COUNSELING: How Do You Communicate Relationship Boundaries?

Closeup of couple holding hands

By Danny Churchill, LSW

The past year has brought unique challenges to couples and families everywhere. Forced adjustments to working from home and spending a lot of time together has affected the way couples communicate and prioritize relationships. Making quality time with your partner feel important can be tricky when it seems as though quality time has become all the time. 

Creating boundaries has become essential in learning to work from home, balancing relationships and responsibilities and taking care of ourselves. Communicating boundaries is the key to a successful relationship during these unique times.

Let’s first define what boundaries are. Dr. Henry Cloud and Dr. John Townsend in “Boundaries: When to Say Yes, How to Say No to Take Control of Your Life” say boundaries help us determine what we are and are not responsible for. Without boundaries, relationships tend to be one-sided. One party crosses boundaries they are unaware exist, and the other party is affected negatively because they didn’t have the tools to communicate what is and what is not fair.

What Are Relationship Boundaries?

Relationship boundaries can take many different forms, but they always serve the same purpose as mentioned before: they help us determine what we are responsible for and what we are not in the eyes of our partner. Discussing your boundaries with your partner early on is necessary to building the foundation for success. As the relationship progresses and you face circumstances that challenge your boundaries or form new boundaries, it is important to always keep an open line of communication with your partner.

We are responsible for the words we say, but we can not necessarily be responsible for the way someone will react to those words. Couples may not say certain things out of fear their partner will be hurt by their words. This can is also taken in the opposite direction. Couples will say anything on their mind without regard for how their partner will take it. These can both be examples of communication without boundaries.

One relationship boundary you can set is honesty surrounding feelings. This may sound simple, but it is one that can be hard to set. We are responsible for our own feelings and if these feelings are not communicated, we cannot assume our partners will understand or respect them.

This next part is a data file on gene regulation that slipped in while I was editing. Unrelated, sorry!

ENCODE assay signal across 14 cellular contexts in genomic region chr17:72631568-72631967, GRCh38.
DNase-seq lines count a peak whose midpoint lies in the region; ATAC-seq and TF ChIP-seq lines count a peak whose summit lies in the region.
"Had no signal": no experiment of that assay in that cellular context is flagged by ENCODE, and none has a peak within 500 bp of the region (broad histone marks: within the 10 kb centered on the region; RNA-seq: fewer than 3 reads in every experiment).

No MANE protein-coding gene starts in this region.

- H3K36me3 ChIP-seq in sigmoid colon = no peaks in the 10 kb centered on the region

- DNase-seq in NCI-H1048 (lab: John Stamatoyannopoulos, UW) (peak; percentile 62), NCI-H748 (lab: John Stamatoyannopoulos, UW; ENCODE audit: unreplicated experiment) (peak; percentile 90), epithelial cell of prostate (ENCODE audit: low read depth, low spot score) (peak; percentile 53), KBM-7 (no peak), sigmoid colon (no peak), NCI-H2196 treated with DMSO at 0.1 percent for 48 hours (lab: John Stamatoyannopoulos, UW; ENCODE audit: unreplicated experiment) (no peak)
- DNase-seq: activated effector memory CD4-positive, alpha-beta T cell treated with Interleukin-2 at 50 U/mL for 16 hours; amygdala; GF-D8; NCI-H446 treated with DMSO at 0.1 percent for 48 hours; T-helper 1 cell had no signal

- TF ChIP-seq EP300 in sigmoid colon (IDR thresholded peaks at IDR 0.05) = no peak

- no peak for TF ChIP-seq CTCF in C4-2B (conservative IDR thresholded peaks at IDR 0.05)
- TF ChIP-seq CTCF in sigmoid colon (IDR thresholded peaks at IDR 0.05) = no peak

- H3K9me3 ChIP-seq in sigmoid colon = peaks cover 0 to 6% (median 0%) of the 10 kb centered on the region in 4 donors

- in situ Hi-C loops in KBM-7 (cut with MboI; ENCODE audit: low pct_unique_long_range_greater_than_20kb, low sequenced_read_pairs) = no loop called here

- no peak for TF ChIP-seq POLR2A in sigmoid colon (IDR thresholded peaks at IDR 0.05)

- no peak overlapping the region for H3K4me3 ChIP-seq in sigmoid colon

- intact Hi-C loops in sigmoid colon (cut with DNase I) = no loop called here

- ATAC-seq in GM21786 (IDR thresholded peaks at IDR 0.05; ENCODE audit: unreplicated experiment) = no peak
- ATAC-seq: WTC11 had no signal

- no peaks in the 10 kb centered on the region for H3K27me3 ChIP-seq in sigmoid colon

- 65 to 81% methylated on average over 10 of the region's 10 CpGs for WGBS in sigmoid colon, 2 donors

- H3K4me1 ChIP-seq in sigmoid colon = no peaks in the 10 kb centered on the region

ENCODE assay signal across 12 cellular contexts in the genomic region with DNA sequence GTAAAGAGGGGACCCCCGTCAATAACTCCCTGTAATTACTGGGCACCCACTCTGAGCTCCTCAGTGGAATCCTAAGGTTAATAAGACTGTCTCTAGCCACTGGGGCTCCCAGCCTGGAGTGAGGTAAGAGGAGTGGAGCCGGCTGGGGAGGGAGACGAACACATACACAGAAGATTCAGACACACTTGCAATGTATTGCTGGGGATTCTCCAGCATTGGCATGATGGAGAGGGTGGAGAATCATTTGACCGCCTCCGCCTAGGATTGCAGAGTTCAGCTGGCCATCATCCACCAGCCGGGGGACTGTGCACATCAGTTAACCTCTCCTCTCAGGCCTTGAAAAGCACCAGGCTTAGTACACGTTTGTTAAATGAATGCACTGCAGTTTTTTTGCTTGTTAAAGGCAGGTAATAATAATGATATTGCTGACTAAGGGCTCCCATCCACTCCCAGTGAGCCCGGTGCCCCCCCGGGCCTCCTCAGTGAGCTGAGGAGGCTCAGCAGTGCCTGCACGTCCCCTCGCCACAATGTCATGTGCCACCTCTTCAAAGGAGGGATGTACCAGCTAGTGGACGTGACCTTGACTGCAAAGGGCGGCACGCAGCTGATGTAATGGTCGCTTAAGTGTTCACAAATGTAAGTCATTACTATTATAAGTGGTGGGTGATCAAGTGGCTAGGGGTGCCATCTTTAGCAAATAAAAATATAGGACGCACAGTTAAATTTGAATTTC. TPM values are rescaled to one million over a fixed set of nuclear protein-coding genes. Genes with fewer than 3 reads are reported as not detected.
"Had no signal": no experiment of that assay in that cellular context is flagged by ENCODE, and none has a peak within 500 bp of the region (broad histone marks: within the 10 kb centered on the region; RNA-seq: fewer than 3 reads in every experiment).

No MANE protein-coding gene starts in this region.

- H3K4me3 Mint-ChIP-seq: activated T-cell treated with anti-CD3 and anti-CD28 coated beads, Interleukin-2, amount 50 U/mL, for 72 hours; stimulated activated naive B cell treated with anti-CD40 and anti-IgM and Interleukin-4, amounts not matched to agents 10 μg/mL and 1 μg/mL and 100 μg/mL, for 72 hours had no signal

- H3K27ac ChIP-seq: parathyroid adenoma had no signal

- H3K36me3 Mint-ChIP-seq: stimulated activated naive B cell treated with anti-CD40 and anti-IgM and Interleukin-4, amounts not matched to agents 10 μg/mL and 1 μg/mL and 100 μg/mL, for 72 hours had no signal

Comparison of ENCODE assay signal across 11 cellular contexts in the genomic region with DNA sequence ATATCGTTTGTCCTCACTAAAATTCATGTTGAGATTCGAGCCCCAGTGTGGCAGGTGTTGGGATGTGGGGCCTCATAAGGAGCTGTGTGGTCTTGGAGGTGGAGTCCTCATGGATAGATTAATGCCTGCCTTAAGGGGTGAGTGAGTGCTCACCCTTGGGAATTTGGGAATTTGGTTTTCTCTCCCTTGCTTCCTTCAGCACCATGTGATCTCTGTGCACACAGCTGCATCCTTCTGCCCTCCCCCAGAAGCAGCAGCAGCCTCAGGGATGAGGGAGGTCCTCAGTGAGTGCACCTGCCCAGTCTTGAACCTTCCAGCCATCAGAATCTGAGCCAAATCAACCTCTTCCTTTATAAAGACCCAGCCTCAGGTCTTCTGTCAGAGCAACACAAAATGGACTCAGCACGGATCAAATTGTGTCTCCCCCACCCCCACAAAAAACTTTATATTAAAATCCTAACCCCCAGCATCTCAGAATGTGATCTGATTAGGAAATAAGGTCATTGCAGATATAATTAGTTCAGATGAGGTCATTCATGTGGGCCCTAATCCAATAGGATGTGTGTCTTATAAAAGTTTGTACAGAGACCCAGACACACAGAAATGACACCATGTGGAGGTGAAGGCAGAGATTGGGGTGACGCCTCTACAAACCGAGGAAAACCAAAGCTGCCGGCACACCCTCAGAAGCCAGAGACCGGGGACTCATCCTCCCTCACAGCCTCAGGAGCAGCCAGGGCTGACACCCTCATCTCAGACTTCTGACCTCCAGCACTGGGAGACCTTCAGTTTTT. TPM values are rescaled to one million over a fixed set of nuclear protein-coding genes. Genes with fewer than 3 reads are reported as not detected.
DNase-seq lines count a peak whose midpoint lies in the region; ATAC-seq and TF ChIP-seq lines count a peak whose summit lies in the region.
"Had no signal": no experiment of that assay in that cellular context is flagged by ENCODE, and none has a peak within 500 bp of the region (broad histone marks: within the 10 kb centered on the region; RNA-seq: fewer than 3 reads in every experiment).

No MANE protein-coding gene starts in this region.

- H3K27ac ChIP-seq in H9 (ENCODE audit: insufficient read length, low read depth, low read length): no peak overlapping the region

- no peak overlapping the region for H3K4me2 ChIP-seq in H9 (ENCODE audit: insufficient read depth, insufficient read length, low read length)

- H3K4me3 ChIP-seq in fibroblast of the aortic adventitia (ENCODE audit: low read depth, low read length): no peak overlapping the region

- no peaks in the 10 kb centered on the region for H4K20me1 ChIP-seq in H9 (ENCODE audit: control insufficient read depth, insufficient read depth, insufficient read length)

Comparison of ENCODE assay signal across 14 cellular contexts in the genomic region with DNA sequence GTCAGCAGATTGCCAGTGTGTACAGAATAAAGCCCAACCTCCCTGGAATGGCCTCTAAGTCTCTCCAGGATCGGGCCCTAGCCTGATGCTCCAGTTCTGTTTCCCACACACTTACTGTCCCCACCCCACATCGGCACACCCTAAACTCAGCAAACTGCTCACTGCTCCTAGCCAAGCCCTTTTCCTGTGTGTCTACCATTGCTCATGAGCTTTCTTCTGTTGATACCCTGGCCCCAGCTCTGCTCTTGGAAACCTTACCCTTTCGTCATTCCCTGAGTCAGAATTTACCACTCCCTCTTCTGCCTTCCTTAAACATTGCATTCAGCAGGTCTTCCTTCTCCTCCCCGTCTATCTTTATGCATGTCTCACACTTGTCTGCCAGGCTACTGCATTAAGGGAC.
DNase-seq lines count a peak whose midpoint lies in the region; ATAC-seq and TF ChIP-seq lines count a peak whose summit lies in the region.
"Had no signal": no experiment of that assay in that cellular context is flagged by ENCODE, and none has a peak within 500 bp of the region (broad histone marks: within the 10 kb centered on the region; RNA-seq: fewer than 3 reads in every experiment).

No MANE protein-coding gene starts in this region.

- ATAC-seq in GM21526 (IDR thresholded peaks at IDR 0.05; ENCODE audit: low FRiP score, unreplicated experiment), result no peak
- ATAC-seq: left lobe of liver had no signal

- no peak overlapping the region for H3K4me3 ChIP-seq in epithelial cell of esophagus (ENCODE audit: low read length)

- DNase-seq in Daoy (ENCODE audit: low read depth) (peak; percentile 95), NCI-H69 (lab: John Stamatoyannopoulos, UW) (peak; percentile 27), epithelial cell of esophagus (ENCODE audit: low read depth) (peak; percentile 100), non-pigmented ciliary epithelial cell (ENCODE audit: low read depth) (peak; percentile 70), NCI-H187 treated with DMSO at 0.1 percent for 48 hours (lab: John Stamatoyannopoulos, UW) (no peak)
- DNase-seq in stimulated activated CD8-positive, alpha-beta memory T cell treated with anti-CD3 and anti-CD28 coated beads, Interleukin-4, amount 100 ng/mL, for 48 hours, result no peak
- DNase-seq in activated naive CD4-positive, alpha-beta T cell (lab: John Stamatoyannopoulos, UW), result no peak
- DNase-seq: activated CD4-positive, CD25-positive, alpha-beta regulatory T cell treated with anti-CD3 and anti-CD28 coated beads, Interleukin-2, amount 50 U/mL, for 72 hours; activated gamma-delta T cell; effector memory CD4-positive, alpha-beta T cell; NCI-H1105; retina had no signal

Another boundary to potentially set is for moods. The term “walking on eggshells” describes someone who determines the mood of the household. You may find yourself on either end of the spectrum. Again, we cannot be responsible for the way others feel, but we can take more responsibility over how we feel and how we communicate these feelings.

How Do You Set Relationship Boundaries?

Boundaries can be easy to identify but hard to set and maintain. The first step in setting relationship boundaries is finding the space to discuss them. That means finding one-on-one time with your partner where there are no distractions and where there can be productive conversation. Go out to dinner together, go for a walk in the park or find a time at home away from the children.

The next step is identifying what each person needs from the other. Talk this through to make both parties feel heard and know their needs are being met. While you’re doing this, keep the focus on yourself and try to not over explain. It is best to avoid blaming your partner. For example, per Positive Psychology, say “I need some time to myself when I get back from work” rather than “You have to stop bothering me after work.”

Some boundary setting examples are:

  • If you feel a lack of communication going on, set a boundary. Now, each partner is responsible for their own feelings and communicating them.
  • Boundaries formed around conflict by one or both parties allow resolutions to be calm and collected, as opposed to having harsh words and raised voices. When an argument starts, a couple who has previously discussed boundaries will take time to collect and process feelings and emotions before resolving the issue.

It important to stay simple and not over explain.

What Things Can Couples Do at Home?

Home has become more than just home since March 2020. It has become the office, daycare, elementary school and the gym amongst many others things while also still remaining the place to be for quality family time. It can be hard to differentiate what the home looks like each day. Work time has started to cut in to family time. Child care time has run adjacent to work time. It is paramount couples separate time for each sector of life now that it is occurring all under one roof. This will ensure there is clear structure that continues to exist.

Creating a daily schedule could be an easy way to alleviate stress and make it smoother to balance these sectors of life. These schedules can include work time, responsibilities with your marriage, raising your children and quality time activities.

Setting boundaries around technology use, particularly your smart phone, can also lead to a noticeable increase in your productivity and presence in each moment. Smart phones have made it easy for couples or families to be together in the same space without actually being together. Assigning times throughout the day, such as dinner time or date night, to be “no phone” times can help everyone involved to be more present with each other.

If you feel you need extra support navigating your relationship, Anchorpoint’s marriage counseling services can make bonds stronger, happier and healthier. Call at (412)-366-1300 or use our Digital Intake Form to schedule an appointment today. Hope is only a phone call away.